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We can't locate the centre of the universe because there isn't one. Every part of the universe was part of the big bang and there are numerous duplicates on Physics SE that address this. e.g. What is our location relative to the Big Bang? Does the universe have a center? Can the coordinate of the big bang point be calculated via observed universe or it is ...


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I think there are two different questions in your question. Or maybe it is better to say that before asking your question, another question should be considered first. Your question: Can we estimate where the center of the universe is? You also ask about the rate of expansion but I think we have to address the question above first. And maybe your question ...


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Yes, gravity can slow down the expansion of the universe. That's why if the universe's average density is greater than critical, it is forecast to collapse into a big crunch (see this section of the Wikipedia article on the Friedmann equations). I don't understand your second paragraph very well, but it seems like a misconception about what actually is ...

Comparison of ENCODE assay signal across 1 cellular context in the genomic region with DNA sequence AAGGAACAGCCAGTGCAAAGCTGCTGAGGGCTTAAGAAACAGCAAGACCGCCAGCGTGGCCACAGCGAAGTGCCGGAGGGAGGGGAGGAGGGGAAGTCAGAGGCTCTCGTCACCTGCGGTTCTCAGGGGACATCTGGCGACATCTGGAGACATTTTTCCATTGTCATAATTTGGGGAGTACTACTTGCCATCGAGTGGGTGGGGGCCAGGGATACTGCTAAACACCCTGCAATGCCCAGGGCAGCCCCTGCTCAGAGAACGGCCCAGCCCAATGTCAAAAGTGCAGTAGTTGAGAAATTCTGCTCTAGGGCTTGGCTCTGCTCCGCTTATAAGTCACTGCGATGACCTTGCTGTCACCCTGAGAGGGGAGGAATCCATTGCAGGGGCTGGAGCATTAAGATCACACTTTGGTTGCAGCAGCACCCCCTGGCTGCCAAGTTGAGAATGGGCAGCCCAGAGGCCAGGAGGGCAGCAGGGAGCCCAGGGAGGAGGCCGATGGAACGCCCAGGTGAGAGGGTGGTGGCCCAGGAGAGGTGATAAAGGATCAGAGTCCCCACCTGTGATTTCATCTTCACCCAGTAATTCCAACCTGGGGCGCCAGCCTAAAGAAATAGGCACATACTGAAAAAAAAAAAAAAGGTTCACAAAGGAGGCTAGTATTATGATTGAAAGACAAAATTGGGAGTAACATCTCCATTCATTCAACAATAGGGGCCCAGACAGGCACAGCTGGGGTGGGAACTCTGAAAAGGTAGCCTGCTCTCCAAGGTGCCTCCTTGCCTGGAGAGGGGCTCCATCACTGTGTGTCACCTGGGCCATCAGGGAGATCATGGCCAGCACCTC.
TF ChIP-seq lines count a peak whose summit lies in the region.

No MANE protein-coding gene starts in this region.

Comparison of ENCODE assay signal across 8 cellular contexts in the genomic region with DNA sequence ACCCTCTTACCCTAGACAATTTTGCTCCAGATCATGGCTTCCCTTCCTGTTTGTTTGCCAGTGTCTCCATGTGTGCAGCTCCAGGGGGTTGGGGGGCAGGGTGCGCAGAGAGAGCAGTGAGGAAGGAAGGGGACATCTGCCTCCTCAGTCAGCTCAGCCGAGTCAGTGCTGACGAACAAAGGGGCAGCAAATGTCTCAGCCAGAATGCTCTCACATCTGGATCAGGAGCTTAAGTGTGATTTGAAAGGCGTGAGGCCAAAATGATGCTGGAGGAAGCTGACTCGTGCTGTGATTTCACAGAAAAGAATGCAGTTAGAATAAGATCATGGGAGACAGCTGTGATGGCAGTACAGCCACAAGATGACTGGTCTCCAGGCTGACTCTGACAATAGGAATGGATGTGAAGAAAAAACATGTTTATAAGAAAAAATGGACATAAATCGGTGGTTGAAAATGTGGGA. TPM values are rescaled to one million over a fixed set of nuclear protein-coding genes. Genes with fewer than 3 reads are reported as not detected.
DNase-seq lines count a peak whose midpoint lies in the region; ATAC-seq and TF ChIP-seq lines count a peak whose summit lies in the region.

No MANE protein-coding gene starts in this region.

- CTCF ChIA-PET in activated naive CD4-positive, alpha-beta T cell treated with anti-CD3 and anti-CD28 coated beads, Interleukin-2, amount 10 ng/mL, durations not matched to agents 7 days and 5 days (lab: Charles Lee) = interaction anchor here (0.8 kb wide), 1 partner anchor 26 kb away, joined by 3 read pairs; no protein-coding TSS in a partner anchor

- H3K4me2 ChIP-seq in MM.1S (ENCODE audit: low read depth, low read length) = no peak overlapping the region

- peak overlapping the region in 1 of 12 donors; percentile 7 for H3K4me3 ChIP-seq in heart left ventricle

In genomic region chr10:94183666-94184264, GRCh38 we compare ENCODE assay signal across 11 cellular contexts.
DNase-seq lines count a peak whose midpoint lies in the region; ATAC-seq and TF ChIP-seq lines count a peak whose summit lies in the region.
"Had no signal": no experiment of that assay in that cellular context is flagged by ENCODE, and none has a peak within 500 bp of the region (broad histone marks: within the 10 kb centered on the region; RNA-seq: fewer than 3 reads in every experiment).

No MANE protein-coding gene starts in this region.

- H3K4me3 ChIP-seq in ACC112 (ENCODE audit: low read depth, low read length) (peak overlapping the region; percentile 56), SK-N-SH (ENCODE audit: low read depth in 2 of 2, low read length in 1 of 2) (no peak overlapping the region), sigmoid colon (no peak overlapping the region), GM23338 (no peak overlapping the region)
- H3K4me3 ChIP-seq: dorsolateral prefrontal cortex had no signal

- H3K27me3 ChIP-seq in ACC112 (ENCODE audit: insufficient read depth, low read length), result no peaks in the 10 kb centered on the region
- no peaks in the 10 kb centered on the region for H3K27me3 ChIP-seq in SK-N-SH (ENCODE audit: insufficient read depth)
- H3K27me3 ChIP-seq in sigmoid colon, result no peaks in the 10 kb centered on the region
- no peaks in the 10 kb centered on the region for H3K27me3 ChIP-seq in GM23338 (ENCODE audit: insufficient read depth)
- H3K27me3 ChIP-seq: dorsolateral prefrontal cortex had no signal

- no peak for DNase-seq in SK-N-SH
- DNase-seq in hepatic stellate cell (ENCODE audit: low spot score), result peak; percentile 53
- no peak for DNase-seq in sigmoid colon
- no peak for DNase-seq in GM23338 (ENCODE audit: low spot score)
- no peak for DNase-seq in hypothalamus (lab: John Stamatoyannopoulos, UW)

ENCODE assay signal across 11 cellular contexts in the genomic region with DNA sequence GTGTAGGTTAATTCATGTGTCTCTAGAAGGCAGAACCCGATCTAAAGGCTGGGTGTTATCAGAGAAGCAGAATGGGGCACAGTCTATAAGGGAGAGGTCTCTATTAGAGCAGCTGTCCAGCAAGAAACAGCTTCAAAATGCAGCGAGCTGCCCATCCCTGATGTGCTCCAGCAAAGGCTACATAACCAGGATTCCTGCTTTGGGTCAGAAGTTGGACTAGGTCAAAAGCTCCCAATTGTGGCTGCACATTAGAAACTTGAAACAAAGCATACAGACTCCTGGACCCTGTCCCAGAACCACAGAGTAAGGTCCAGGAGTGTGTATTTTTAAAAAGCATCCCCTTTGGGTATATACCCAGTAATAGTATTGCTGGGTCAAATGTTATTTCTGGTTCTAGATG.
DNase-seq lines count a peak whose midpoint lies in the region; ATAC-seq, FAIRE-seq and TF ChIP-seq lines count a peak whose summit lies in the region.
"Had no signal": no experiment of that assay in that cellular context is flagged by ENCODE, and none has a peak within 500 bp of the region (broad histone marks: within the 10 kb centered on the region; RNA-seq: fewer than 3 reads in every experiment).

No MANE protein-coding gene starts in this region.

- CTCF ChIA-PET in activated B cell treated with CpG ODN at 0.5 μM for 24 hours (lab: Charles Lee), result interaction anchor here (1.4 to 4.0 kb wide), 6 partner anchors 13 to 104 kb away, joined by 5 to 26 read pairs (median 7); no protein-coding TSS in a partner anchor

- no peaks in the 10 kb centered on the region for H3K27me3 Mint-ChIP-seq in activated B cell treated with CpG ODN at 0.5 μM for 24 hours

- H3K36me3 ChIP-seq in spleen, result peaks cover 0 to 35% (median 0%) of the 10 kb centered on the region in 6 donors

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Gravitationaly bound objects, such as the galaxies in the local group (Milky Way and Andromeda for instance) don't destroy the space between them, rather space doesn't expand between them. The expansion of the universe was slowed by the gravity of the objects in the universe until 5 billion years ago when it was dissipated enough that dark energy began to ...


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I think an example should help illustrate what's going on. First, there is no discontinuity when inflation ends: the rate of expansion goes smoothly from accelerating to decelerating, much like a ball rolling down a hill. To start, consider the Friedmann equation, $$\frac{\ddot{a}}{a} = -\frac{4\pi G}{3}(\rho + 3p),$$ where $p = w\rho$ relates the pressure ...


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As far as we know, the Universe does not have a boundary. But, if it does, then we will need to know what are the boundary conditions in order to answer your question of what a particle will do when it reaches it. For example... The Universe could have reflecting boundary conditions, in which case the photon would bounce back from the boundary. The Universe ...


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So what is the flaw in my reasoning? The flaw is that the FLRW spacetime is not a vacuum solution. Indeed, as you correctly point out the one you wrote down has positive scalar curvature. A vacuum solution has a zero Ricci tensor and therefore a zero scalar curvature. Physically, the FLRW spacetime represents an isotropic and homogenous distribution of ...


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The redshift that is measured is the sum of the redshift due to the expansion of the universe, a Doppler shift caused by that component of the peculiar velocity that is radial and a second order (negligible) Doppler shift due to the tangential component of the peculiar velocity. It is not possible in general to separate out these effects. The exception is ...